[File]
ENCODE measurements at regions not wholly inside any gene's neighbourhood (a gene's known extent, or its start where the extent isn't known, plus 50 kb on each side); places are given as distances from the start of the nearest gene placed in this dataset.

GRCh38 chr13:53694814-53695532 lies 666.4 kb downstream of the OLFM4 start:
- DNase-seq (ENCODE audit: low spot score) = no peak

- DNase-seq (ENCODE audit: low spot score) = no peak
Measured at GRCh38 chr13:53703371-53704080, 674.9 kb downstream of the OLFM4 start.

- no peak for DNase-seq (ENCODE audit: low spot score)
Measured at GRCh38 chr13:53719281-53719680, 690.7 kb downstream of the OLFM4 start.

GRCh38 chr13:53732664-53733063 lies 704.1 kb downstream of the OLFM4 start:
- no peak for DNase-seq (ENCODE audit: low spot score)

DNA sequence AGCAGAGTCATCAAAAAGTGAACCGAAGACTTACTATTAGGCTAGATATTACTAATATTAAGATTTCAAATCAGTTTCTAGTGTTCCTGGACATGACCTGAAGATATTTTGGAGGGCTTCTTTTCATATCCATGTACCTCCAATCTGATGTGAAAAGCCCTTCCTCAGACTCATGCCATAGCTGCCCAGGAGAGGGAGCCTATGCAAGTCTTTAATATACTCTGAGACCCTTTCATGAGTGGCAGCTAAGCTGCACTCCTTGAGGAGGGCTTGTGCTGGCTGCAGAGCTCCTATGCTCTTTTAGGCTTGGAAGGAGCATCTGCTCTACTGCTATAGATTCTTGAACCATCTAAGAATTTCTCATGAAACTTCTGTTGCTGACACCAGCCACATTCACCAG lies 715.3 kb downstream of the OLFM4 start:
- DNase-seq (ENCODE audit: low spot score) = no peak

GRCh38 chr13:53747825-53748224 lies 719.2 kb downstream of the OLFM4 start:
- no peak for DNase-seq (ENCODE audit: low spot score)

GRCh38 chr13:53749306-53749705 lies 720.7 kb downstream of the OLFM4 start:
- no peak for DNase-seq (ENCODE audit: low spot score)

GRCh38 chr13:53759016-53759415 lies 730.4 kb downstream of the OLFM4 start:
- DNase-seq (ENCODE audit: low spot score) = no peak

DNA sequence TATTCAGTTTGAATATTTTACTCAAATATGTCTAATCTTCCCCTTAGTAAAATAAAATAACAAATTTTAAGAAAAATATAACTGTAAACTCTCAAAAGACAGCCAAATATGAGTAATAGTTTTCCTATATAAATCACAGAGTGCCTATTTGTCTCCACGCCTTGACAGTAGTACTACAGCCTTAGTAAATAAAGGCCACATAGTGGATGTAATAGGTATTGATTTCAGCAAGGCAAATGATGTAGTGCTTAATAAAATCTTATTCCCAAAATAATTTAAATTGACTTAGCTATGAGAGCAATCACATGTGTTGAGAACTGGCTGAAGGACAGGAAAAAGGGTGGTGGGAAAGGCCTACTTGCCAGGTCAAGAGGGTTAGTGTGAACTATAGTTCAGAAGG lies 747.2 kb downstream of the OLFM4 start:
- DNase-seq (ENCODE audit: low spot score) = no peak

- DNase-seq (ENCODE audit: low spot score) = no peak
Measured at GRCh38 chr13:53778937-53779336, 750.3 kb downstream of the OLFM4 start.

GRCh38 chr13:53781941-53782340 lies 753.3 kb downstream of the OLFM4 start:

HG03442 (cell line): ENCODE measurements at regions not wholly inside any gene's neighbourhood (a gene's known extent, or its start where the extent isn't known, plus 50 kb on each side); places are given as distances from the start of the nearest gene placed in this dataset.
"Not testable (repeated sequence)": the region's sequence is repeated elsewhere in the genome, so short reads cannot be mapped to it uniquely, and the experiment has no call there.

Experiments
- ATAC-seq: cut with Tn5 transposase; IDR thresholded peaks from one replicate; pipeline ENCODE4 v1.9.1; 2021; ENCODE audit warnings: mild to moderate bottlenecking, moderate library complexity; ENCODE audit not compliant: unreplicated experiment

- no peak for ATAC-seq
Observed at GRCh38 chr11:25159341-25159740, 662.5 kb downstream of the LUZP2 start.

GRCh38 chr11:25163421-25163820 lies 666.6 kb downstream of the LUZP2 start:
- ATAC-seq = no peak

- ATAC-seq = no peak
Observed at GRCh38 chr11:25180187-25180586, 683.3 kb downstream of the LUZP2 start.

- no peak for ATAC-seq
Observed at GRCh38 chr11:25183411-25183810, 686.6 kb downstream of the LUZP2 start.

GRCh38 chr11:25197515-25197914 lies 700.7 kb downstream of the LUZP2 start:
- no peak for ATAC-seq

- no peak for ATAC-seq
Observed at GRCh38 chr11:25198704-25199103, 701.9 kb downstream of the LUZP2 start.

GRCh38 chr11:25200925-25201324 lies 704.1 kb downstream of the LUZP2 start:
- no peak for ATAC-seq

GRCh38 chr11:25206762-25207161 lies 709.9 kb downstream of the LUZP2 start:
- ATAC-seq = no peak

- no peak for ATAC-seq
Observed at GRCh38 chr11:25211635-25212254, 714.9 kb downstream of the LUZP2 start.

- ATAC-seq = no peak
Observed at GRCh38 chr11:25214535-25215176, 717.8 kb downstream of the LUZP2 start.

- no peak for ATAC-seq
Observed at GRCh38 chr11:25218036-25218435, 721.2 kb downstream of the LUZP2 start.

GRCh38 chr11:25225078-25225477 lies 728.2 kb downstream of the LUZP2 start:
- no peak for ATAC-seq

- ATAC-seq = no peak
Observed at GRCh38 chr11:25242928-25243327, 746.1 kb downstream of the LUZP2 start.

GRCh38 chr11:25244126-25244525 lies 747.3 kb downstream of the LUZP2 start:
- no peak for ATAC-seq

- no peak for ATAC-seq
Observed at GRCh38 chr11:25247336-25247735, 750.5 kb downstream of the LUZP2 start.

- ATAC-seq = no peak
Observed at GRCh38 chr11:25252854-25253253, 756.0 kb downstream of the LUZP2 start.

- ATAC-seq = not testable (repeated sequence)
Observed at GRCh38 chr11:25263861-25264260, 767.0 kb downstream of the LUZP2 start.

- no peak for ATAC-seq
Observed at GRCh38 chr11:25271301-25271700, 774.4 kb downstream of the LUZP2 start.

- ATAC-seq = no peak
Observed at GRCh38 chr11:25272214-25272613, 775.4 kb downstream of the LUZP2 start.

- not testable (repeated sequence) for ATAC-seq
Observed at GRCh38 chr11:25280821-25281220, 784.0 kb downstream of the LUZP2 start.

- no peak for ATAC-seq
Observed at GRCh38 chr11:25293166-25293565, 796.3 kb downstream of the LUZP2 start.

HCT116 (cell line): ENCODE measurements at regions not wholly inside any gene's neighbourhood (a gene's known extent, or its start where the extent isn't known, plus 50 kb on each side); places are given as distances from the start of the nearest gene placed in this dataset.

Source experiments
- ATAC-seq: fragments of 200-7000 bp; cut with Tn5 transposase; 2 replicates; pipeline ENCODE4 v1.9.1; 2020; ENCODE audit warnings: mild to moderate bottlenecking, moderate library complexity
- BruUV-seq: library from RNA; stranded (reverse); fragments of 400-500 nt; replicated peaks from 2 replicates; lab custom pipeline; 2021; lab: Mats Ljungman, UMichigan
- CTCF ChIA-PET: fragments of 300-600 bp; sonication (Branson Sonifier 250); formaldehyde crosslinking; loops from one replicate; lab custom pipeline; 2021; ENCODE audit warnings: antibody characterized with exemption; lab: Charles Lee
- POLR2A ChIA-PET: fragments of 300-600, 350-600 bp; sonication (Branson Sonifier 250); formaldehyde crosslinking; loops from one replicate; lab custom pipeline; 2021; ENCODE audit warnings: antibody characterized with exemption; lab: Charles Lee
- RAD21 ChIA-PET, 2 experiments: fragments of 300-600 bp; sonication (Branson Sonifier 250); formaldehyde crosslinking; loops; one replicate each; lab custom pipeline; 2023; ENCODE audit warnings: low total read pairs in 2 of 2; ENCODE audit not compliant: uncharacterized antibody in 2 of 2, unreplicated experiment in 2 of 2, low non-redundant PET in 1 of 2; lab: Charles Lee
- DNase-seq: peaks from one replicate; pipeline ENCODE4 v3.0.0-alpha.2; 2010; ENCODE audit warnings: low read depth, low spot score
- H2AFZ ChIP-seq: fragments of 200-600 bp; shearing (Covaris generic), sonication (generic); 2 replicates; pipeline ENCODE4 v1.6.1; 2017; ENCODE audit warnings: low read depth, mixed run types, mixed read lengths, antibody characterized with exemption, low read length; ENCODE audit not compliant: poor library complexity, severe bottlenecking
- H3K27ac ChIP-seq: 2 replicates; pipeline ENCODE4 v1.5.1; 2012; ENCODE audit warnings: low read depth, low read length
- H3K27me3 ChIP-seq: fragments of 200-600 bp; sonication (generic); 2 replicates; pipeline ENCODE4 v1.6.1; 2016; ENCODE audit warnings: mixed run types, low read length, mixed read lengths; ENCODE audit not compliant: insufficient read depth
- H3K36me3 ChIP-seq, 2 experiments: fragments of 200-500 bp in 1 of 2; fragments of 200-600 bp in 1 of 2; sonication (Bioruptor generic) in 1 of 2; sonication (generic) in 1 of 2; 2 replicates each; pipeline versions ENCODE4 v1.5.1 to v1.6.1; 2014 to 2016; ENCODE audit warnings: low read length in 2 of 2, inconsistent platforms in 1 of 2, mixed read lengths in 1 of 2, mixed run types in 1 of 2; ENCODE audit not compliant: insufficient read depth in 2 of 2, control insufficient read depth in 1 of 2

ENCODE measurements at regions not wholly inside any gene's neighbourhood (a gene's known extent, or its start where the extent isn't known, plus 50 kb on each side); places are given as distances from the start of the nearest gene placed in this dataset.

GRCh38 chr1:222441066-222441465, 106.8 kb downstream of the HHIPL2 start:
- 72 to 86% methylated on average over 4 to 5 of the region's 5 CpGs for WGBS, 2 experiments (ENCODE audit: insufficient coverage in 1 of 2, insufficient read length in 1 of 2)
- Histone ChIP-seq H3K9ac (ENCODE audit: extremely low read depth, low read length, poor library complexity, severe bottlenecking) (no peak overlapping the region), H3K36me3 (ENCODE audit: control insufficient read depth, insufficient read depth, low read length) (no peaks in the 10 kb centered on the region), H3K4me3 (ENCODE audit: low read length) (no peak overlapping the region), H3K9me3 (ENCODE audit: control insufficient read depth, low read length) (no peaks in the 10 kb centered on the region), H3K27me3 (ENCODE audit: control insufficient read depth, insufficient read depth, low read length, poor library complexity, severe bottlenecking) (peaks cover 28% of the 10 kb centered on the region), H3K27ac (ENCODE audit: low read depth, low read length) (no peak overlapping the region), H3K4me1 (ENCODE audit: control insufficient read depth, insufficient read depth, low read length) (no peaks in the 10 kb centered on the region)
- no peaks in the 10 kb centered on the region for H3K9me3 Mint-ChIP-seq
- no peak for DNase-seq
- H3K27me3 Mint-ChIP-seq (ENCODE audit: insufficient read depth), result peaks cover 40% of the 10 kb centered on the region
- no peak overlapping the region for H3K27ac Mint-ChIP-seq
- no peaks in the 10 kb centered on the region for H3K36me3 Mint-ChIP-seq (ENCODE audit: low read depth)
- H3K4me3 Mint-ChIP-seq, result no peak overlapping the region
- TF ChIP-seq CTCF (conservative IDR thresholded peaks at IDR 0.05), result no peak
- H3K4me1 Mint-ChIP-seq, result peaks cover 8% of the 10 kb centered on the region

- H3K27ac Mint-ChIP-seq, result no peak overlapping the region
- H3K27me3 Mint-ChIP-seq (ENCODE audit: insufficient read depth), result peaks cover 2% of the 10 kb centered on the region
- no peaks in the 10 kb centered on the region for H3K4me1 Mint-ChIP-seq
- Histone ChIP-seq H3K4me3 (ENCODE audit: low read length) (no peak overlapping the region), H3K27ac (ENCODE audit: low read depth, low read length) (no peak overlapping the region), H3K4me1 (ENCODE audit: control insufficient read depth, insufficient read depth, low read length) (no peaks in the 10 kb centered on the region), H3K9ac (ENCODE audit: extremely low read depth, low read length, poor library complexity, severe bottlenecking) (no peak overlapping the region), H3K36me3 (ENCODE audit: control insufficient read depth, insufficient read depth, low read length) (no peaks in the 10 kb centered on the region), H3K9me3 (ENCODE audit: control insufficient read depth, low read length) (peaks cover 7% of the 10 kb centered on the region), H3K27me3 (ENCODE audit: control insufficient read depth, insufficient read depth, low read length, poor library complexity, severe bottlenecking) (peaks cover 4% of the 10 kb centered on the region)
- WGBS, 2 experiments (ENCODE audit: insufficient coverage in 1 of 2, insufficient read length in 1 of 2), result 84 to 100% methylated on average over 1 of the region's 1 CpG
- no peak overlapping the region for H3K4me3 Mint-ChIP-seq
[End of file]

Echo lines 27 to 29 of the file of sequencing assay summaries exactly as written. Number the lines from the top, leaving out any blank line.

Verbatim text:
- no peak for ATAC-seq
Observed at GRCh38 chr11:25159341-25159740, 662.5 kb downstream of the LUZP2 start.

GRCh38 chr11:25163421-25163820 lies 666.6 kb downstream of the LUZP2 start: